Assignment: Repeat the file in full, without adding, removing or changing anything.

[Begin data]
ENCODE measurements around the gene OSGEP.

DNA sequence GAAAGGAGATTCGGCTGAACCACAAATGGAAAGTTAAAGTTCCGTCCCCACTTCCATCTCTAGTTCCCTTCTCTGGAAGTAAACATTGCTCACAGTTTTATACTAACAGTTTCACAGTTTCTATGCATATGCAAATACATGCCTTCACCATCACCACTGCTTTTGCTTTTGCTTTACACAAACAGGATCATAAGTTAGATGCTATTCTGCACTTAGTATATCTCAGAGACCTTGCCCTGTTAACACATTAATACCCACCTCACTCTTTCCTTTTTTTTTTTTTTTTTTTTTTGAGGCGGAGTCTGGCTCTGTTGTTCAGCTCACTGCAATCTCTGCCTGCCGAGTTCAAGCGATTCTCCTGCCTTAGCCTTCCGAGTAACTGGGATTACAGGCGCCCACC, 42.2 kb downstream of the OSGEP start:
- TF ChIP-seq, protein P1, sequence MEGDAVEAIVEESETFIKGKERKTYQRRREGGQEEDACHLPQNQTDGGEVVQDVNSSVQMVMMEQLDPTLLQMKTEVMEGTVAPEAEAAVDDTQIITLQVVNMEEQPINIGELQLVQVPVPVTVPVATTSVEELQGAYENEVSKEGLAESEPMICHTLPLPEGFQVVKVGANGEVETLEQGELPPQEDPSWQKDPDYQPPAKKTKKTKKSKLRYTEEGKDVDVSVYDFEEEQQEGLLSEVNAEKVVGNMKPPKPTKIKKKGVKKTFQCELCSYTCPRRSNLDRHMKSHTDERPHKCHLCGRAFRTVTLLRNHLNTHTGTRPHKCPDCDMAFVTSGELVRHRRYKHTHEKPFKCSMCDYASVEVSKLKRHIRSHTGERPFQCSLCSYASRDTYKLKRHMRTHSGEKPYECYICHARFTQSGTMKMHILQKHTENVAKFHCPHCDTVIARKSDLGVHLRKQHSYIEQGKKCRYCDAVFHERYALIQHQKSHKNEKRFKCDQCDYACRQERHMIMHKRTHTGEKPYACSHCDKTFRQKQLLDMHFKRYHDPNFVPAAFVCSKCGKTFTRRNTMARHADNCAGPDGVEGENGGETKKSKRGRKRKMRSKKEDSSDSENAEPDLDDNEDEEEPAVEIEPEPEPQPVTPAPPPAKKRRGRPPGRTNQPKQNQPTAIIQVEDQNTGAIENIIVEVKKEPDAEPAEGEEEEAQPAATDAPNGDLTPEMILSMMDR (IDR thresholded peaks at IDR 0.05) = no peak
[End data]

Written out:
ENCODE measurements around the gene OSGEP.

DNA sequence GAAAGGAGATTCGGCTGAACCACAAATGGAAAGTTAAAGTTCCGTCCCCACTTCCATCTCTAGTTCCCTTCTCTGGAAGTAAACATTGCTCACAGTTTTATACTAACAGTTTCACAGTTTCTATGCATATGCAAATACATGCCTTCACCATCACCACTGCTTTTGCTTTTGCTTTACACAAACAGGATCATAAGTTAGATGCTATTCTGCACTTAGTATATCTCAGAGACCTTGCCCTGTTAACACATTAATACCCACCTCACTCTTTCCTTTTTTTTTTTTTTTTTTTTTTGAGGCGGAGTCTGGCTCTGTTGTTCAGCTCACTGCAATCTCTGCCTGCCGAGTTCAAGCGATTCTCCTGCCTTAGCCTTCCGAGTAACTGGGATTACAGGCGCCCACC, 42.2 kb downstream of the OSGEP start:
- TF ChIP-seq, protein P1, sequence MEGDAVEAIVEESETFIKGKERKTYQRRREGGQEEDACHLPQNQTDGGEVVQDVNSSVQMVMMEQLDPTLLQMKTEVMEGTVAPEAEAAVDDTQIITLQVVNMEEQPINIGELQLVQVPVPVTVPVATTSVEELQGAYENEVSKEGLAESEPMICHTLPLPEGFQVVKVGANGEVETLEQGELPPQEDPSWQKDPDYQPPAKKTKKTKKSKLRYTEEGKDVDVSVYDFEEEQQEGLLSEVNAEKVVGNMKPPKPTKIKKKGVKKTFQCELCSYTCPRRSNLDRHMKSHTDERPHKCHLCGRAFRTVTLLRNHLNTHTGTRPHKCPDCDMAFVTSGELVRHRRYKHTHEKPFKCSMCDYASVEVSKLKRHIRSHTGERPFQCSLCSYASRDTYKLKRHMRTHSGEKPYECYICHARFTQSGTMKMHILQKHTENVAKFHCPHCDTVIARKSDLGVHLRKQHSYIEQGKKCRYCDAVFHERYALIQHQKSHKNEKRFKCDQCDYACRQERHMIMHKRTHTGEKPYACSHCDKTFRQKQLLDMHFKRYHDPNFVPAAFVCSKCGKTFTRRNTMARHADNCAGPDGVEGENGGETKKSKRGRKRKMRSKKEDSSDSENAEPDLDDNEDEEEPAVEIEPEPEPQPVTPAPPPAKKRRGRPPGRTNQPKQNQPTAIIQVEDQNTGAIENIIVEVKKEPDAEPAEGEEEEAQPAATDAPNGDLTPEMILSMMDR (IDR thresholded peaks at IDR 0.05) = no peak